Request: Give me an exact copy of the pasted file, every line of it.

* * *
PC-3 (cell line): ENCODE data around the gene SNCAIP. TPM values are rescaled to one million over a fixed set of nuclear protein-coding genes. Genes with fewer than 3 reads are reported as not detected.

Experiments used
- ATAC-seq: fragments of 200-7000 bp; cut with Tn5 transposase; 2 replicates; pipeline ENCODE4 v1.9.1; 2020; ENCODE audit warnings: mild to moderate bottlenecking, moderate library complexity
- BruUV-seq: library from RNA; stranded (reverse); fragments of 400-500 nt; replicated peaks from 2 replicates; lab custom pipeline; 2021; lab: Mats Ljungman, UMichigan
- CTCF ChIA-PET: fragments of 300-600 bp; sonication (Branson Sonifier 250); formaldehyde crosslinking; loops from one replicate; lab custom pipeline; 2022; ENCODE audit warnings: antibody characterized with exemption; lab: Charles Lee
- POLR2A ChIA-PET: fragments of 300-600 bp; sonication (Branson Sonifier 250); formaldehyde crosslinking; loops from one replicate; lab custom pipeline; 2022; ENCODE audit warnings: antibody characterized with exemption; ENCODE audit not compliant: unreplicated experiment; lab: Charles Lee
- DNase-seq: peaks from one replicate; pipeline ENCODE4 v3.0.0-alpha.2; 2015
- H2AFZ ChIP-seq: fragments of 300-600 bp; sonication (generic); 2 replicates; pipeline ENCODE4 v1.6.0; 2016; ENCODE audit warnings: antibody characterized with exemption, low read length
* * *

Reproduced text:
PC-3 (cell line): ENCODE data around the gene SNCAIP. TPM values are rescaled to one million over a fixed set of nuclear protein-coding genes. Genes with fewer than 3 reads are reported as not detected.

Experiments used
- ATAC-seq: fragments of 200-7000 bp; cut with Tn5 transposase; 2 replicates; pipeline ENCODE4 v1.9.1; 2020; ENCODE audit warnings: mild to moderate bottlenecking, moderate library complexity
- BruUV-seq: library from RNA; stranded (reverse); fragments of 400-500 nt; replicated peaks from 2 replicates; lab custom pipeline; 2021; lab: Mats Ljungman, UMichigan
- CTCF ChIA-PET: fragments of 300-600 bp; sonication (Branson Sonifier 250); formaldehyde crosslinking; loops from one replicate; lab custom pipeline; 2022; ENCODE audit warnings: antibody characterized with exemption; lab: Charles Lee
- POLR2A ChIA-PET: fragments of 300-600 bp; sonication (Branson Sonifier 250); formaldehyde crosslinking; loops from one replicate; lab custom pipeline; 2022; ENCODE audit warnings: antibody characterized with exemption; ENCODE audit not compliant: unreplicated experiment; lab: Charles Lee
- DNase-seq: peaks from one replicate; pipeline ENCODE4 v3.0.0-alpha.2; 2015
- H2AFZ ChIP-seq: fragments of 300-600 bp; sonication (generic); 2 replicates; pipeline ENCODE4 v1.6.0; 2016; ENCODE audit warnings: antibody characterized with exemption, low read length